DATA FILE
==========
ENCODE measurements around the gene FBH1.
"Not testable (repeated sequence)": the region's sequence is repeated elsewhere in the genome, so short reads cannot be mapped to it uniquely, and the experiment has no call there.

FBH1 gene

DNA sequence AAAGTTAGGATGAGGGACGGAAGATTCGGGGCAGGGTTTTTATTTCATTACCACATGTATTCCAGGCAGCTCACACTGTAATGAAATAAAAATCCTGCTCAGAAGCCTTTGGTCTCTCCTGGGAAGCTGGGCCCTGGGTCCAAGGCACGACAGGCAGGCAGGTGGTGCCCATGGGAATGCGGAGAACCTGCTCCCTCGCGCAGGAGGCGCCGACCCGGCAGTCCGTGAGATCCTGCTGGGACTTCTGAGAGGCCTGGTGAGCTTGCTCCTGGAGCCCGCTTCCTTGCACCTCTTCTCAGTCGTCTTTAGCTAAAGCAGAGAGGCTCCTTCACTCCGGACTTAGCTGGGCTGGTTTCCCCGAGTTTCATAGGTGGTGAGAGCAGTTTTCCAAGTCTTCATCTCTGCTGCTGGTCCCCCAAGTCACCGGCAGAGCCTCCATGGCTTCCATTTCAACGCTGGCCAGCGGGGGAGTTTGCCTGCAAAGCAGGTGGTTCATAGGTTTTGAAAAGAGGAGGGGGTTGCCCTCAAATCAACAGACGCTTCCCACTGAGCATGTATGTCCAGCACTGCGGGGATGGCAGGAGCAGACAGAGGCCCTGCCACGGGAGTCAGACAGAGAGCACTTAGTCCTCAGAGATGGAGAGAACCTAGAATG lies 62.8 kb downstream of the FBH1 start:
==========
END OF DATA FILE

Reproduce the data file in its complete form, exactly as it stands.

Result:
ENCODE measurements around the gene FBH1.
"Not testable (repeated sequence)": the region's sequence is repeated elsewhere in the genome, so short reads cannot be mapped to it uniquely, and the experiment has no call there.

FBH1 gene

DNA sequence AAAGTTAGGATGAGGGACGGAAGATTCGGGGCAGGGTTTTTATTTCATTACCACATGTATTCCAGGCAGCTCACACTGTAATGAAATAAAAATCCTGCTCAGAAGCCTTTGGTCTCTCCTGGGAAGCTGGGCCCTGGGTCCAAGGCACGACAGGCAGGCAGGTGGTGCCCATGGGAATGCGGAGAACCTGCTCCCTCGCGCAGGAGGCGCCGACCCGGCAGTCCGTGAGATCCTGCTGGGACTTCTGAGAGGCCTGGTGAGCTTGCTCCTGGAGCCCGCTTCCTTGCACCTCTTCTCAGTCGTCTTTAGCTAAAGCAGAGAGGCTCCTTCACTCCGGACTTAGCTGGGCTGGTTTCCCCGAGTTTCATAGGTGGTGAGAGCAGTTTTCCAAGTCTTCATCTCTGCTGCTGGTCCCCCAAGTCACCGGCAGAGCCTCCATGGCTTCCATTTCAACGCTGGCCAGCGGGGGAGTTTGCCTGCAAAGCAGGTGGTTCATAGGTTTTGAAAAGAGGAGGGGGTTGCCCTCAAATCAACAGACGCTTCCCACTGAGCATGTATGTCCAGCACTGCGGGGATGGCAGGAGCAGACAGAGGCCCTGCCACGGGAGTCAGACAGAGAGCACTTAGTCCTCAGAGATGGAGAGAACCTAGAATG lies 62.8 kb downstream of the FBH1 start: